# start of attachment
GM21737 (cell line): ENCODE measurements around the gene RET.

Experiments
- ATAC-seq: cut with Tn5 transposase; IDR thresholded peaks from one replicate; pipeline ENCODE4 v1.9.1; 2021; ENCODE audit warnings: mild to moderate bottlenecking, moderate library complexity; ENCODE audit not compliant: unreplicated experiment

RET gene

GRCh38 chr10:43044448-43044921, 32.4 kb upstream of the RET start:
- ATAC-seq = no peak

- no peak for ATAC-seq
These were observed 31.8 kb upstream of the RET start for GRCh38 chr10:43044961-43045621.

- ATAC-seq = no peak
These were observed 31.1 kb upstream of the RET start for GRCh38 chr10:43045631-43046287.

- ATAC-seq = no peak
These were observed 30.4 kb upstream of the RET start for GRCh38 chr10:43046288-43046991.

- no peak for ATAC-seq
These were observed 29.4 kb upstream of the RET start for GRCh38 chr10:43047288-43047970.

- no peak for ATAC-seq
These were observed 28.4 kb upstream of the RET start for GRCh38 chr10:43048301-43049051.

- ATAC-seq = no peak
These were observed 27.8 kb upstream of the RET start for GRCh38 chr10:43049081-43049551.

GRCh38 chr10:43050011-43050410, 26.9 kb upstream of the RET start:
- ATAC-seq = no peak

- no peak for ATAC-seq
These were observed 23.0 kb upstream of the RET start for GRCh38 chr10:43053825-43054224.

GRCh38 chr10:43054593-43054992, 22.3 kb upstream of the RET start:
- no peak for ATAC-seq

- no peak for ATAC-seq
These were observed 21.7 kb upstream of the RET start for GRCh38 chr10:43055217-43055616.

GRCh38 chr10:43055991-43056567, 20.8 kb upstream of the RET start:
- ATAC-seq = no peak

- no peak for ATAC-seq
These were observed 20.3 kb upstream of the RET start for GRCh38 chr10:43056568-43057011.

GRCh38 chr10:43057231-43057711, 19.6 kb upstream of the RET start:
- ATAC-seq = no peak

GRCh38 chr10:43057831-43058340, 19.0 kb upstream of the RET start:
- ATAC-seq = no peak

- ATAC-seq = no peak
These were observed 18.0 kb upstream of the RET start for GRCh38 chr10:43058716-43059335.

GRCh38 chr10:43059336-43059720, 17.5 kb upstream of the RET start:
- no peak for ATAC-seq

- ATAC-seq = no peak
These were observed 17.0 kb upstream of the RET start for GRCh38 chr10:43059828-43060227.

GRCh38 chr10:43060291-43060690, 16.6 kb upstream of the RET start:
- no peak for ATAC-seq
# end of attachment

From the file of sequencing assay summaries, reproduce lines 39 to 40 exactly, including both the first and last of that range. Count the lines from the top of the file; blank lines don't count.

- ATAC-seq = no peak
These were observed 17.0 kb upstream of the RET start for GRCh38 chr10:43059828-43060227.